Most people have heard the story of the Hebrews roaming the desert and how they made a golden calf. Moses was up on the mount with God (lucky him). The Hebrews got restless and convinced Aaron to make an idol--a golden calf.
This story is usually used to condemn (as usual) the Hebrews and point out their wickedness and stupidity. They have God right there on the hill. They have seen great miracles. Yet they create a crummy little golden calf as their god.
I wonder if this is really as accurate as think it is. I've never heard this interpretation, but I'm going to throw it out as an option. As many people know, God's name in Hebrew is YHWH, often written as Yahweh in English. There are many records of this name, both biblically and extra-biblically.
As many know, the various gods were represented in images. But did you know Yahweh was, too? I don't remember the exact details, but he was represented as bull or cow or something along those lines.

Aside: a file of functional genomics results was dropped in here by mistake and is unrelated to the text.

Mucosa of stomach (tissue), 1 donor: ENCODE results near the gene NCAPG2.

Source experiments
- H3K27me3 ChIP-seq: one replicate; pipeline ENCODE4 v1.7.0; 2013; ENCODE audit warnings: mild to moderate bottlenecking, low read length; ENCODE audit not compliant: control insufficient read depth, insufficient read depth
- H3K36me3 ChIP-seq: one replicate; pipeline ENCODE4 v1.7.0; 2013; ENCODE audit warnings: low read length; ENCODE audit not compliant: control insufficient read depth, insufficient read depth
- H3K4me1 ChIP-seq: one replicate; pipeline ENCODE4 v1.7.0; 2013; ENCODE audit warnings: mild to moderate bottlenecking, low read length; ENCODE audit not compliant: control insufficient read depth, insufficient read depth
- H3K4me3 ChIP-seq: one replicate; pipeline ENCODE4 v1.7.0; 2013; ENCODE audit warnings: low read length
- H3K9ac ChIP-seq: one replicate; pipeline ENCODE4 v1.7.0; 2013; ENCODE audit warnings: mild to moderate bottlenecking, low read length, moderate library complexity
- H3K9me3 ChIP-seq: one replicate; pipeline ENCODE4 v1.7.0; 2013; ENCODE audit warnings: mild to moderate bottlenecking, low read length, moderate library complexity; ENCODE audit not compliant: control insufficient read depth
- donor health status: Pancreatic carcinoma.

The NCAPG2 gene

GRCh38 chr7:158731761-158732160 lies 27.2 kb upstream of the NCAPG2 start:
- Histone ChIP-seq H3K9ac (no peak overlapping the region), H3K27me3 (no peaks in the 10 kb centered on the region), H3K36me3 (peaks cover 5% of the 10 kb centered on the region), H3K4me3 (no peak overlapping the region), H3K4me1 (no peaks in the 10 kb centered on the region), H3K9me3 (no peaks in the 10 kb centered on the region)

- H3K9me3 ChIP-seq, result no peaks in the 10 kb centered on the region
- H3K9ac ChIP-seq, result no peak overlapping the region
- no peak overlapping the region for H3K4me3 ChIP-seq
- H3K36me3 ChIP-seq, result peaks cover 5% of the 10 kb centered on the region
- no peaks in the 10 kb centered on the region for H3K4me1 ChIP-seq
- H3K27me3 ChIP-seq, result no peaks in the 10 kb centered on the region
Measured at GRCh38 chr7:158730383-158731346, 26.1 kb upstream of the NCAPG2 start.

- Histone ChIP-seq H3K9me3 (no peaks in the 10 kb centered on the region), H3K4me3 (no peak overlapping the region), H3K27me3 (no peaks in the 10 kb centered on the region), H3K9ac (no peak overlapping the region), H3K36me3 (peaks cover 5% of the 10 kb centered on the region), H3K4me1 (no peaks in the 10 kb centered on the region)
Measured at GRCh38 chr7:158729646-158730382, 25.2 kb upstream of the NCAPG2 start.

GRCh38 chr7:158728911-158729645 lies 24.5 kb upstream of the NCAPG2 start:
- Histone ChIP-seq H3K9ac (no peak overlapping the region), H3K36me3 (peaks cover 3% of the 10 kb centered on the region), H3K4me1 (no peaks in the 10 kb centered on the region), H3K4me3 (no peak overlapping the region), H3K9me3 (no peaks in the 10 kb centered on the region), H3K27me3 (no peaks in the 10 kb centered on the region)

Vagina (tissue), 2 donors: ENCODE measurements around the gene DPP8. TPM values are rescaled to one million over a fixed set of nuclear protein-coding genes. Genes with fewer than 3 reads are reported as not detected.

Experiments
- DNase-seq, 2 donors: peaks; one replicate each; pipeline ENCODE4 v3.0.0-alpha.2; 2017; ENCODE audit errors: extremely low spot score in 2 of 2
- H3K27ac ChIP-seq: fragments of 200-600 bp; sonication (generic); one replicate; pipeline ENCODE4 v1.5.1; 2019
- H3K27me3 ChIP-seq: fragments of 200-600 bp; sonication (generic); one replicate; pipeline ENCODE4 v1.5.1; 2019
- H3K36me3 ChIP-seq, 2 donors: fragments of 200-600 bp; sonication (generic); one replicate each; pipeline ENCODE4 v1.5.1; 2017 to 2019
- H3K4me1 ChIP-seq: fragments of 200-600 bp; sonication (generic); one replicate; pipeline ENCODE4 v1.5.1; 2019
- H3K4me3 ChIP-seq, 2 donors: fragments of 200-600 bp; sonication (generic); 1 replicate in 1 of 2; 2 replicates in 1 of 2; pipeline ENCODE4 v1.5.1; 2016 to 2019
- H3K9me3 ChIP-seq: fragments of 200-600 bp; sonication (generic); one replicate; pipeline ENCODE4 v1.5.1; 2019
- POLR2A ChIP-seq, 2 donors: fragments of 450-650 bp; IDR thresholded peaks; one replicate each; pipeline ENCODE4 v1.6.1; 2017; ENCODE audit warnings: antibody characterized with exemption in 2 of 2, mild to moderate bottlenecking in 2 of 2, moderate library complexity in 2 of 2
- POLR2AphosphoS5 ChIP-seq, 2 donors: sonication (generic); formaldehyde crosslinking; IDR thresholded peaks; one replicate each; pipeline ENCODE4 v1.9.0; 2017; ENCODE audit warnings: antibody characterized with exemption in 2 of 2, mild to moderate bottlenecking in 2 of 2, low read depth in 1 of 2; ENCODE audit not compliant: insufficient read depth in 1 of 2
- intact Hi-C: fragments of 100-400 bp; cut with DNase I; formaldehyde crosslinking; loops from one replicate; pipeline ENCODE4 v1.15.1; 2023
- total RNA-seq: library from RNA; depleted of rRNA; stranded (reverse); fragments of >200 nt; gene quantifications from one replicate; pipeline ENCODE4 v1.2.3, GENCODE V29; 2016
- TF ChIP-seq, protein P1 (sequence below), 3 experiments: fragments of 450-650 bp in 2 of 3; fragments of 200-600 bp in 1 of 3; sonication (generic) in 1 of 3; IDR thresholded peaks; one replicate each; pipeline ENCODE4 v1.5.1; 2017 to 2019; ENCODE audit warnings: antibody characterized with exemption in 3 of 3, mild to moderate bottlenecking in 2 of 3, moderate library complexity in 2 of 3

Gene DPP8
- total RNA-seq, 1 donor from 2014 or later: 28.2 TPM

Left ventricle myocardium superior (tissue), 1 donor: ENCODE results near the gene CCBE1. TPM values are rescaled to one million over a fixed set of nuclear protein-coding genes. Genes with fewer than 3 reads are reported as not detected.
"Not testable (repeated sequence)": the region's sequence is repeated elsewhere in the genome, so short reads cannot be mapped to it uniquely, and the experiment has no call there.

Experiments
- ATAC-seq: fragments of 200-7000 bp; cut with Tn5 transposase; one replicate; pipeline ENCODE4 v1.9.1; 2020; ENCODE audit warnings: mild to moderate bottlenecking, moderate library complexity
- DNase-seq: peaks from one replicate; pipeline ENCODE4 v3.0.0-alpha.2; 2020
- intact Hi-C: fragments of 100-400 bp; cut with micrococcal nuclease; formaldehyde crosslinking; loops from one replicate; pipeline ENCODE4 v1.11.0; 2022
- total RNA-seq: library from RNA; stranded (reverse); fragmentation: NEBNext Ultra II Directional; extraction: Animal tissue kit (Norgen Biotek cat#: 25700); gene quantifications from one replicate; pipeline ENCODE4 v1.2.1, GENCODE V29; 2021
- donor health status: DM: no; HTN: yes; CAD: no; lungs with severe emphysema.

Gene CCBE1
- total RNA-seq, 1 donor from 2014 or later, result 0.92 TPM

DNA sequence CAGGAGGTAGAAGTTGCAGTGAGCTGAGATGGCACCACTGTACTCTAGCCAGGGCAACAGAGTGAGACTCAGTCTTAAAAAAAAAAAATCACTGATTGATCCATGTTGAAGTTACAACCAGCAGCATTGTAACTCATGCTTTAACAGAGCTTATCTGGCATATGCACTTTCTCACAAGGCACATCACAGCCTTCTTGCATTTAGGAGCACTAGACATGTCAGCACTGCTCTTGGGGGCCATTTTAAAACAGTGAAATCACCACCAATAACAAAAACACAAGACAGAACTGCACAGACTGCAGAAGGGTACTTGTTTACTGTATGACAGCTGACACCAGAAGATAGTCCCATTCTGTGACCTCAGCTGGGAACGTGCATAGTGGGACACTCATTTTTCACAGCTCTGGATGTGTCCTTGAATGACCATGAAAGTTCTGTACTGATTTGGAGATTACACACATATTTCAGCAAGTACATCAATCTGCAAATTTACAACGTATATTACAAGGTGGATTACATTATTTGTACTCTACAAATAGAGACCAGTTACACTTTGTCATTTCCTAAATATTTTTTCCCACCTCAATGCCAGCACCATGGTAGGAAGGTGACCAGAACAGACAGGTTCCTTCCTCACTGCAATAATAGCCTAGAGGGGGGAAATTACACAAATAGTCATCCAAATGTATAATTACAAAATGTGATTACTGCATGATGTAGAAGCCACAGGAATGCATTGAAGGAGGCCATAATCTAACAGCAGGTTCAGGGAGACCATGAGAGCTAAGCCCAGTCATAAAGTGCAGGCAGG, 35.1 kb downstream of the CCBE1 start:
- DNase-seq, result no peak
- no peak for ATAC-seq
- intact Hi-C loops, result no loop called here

Does that sound similar at all to the golden calf story? What if the Hebrews were not replacing Yahweh, but simply creating a representation of him that they could see and touch? Most of us essentially do that with various religious trinkets, most notably crosses. It's a way of feeling God's presence with us.
What if the issue was not the Hebrews replacing God, but them interacting with God in ways similar to other cultures (i.e. using a physical idol)? Many of the strict rules set forth as the Hebrews transitioned from Egypt to Israel were changed over time to be made less strict. Many interpretations of the rules include them existing in order to set the Hebrew nation apart from other nations. The Hebrews were messing with this by creating the idol.
What do you think? Could this be a possibility? I throw it out, not because it will make much difference, but we should remember that our interpretations of biblical stories on first read (or second, third, etc.) may not be as accurate as they actually are. Things may be much more complicated...